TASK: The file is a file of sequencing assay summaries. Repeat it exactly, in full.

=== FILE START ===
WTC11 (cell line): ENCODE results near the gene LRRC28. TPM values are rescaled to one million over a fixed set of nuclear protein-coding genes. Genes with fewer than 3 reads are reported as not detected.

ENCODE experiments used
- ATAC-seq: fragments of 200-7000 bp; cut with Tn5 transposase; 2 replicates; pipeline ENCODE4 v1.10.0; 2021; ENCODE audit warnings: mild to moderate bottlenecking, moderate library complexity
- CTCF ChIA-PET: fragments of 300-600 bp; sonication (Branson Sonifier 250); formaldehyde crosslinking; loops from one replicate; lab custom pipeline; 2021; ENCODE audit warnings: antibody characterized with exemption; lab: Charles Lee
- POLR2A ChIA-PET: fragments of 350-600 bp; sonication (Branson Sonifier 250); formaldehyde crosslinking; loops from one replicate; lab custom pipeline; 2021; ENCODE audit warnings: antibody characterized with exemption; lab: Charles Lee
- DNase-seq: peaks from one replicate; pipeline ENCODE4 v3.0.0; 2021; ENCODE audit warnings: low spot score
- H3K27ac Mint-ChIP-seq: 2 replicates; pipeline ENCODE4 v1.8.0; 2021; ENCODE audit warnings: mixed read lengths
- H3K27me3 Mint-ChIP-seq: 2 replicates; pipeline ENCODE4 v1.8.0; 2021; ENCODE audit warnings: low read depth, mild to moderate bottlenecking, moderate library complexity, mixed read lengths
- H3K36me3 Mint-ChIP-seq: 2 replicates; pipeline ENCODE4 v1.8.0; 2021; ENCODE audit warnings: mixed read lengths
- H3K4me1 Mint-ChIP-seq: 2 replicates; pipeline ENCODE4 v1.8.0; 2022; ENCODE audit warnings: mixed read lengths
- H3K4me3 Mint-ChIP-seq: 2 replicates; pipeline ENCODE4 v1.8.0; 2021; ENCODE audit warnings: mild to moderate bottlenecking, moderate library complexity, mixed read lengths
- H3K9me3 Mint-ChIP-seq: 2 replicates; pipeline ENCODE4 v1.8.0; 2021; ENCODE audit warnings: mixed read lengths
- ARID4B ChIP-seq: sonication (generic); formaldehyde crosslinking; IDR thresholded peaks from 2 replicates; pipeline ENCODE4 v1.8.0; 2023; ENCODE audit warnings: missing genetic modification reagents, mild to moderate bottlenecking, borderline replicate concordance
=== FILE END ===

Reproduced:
WTC11 (cell line): ENCODE results near the gene LRRC28. TPM values are rescaled to one million over a fixed set of nuclear protein-coding genes. Genes with fewer than 3 reads are reported as not detected.

ENCODE experiments used
- ATAC-seq: fragments of 200-7000 bp; cut with Tn5 transposase; 2 replicates; pipeline ENCODE4 v1.10.0; 2021; ENCODE audit warnings: mild to moderate bottlenecking, moderate library complexity
- CTCF ChIA-PET: fragments of 300-600 bp; sonication (Branson Sonifier 250); formaldehyde crosslinking; loops from one replicate; lab custom pipeline; 2021; ENCODE audit warnings: antibody characterized with exemption; lab: Charles Lee
- POLR2A ChIA-PET: fragments of 350-600 bp; sonication (Branson Sonifier 250); formaldehyde crosslinking; loops from one replicate; lab custom pipeline; 2021; ENCODE audit warnings: antibody characterized with exemption; lab: Charles Lee
- DNase-seq: peaks from one replicate; pipeline ENCODE4 v3.0.0; 2021; ENCODE audit warnings: low spot score
- H3K27ac Mint-ChIP-seq: 2 replicates; pipeline ENCODE4 v1.8.0; 2021; ENCODE audit warnings: mixed read lengths
- H3K27me3 Mint-ChIP-seq: 2 replicates; pipeline ENCODE4 v1.8.0; 2021; ENCODE audit warnings: low read depth, mild to moderate bottlenecking, moderate library complexity, mixed read lengths
- H3K36me3 Mint-ChIP-seq: 2 replicates; pipeline ENCODE4 v1.8.0; 2021; ENCODE audit warnings: mixed read lengths
- H3K4me1 Mint-ChIP-seq: 2 replicates; pipeline ENCODE4 v1.8.0; 2022; ENCODE audit warnings: mixed read lengths
- H3K4me3 Mint-ChIP-seq: 2 replicates; pipeline ENCODE4 v1.8.0; 2021; ENCODE audit warnings: mild to moderate bottlenecking, moderate library complexity, mixed read lengths
- H3K9me3 Mint-ChIP-seq: 2 replicates; pipeline ENCODE4 v1.8.0; 2021; ENCODE audit warnings: mixed read lengths
- ARID4B ChIP-seq: sonication (generic); formaldehyde crosslinking; IDR thresholded peaks from 2 replicates; pipeline ENCODE4 v1.8.0; 2023; ENCODE audit warnings: missing genetic modification reagents, mild to moderate bottlenecking, borderline replicate concordance